'As with most Greek legends, the story is highly tragic. The coupling of this story with a reduced stage version of Oedipus presents a cumulatively tragic picture, dealing with themes common to all literature: lust, selfishness, family life, heroism, and so on. Such themes, particularly those of heroic masculinity, were particularly relevant in the context of the book s first publication in 1946 the period of recovery after the Second World War. It s a short, readable interpretation of a great legend with a helpful introduction, which although tragic, is not overly so. A surprisingly good read.' --Good Books Magazine
'Gide's ancients are at once fey and steely, with a dash of anachronism, so that Oedipus preens: 'Some people can t help thinking, every time they come to a crossroads or get caught in a traffic jam, ''should I give way?...'' Whereas I always act as if advised by a god.' Oedipus indeed comes on like a salon pragmatist, whose motto is don t look back too much; equivocal advice in his situation. Andrew Brown's translation is at its best when characters skim knowingly over the mythic waters (Why do you come to bother me with these problems of kinship? If my sons are also my brothers I will simply love them even more). A sadder and wiser Oedipus appears in Gide's final novel, 'Theseus' (1946), when he runs into the roving Theseus at Colonus. Theseus has roamed the world, seduced Amazons and conquered the Minotaur in a rather woozy wrestling bout, and his final words are often taken to represent Gide s own summation of his career: 'For the good of future humanity I have completed my work. I have lived.'' --Plays International Magazine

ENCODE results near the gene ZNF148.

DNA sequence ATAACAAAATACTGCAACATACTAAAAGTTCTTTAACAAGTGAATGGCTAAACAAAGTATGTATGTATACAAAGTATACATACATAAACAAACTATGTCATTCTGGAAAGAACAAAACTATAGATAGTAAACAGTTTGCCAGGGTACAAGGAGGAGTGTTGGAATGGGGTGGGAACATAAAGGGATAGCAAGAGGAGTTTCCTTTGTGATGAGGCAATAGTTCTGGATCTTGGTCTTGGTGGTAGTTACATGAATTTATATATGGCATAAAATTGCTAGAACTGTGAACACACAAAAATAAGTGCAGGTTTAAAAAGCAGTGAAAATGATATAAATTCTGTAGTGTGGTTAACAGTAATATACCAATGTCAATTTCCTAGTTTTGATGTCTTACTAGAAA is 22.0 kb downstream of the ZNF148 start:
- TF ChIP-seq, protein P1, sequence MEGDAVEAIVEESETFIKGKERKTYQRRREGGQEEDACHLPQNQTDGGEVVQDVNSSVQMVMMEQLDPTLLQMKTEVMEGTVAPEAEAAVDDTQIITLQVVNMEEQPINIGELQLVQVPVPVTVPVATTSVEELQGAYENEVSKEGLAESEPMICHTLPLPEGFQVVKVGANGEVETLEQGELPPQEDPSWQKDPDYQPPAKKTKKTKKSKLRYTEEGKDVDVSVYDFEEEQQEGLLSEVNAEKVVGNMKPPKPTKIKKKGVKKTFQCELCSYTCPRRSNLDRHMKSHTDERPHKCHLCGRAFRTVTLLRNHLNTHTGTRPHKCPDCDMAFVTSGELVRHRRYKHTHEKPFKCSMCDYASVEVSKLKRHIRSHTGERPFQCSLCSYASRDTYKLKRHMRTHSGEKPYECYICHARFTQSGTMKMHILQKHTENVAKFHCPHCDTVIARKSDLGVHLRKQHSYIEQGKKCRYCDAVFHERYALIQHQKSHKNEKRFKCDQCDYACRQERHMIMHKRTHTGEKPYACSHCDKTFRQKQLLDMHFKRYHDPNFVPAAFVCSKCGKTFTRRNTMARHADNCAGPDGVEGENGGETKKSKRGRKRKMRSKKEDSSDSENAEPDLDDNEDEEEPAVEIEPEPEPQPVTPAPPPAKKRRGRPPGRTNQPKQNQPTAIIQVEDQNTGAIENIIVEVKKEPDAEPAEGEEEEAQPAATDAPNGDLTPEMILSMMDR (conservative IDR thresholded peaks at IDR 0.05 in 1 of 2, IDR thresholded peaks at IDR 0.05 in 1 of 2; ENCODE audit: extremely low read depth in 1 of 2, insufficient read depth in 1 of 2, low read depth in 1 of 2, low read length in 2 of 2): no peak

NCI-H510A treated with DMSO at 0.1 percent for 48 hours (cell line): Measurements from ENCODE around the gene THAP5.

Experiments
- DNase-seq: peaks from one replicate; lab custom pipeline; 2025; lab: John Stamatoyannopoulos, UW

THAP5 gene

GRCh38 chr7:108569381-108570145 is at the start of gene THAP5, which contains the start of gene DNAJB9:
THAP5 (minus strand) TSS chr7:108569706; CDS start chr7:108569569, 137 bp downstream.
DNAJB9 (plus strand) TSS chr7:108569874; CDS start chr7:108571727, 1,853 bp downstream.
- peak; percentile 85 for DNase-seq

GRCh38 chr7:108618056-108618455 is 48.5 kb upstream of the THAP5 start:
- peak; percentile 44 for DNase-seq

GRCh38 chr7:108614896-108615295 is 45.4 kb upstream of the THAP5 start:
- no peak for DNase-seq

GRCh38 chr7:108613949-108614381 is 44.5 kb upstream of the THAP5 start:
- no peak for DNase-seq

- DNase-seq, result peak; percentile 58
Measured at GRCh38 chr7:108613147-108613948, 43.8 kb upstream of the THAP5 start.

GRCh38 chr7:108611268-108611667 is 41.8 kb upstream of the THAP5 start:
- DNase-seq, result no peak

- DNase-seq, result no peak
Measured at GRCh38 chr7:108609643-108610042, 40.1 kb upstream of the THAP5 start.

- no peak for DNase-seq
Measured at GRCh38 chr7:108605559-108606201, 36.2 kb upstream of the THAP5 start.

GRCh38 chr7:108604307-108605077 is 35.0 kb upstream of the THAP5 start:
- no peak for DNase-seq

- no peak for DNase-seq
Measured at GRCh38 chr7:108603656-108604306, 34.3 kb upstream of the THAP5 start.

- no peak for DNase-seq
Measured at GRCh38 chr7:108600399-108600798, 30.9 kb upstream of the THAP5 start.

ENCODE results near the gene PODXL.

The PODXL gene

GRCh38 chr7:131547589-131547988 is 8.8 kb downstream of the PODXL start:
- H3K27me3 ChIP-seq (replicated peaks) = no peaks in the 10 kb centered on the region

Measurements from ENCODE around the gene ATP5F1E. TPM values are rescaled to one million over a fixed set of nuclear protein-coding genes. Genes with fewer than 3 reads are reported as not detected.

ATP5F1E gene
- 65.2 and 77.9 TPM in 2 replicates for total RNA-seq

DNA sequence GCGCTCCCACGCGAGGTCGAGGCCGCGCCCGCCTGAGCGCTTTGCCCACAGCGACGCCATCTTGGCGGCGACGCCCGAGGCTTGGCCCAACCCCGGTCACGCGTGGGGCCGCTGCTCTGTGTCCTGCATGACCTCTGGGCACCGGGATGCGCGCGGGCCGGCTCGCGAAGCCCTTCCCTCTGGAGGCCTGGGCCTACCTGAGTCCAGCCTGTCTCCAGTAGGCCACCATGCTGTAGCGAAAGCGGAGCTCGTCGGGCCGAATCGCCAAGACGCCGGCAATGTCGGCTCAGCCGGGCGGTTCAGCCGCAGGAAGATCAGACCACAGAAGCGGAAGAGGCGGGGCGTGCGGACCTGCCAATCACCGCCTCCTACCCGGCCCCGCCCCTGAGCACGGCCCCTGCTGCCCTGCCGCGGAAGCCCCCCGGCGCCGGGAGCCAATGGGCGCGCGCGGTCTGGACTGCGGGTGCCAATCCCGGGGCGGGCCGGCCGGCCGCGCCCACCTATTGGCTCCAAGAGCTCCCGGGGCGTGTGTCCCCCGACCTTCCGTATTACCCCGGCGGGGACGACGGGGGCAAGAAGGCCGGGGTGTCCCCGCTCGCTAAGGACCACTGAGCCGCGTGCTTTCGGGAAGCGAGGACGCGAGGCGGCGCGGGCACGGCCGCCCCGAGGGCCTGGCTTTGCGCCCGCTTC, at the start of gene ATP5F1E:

From the Back Cover
He has played his role, as he had to; but he does not end with himself. This is what happens with heroes. Their gestures endure and, taken up by poetry and the arts, become a continuing symbol.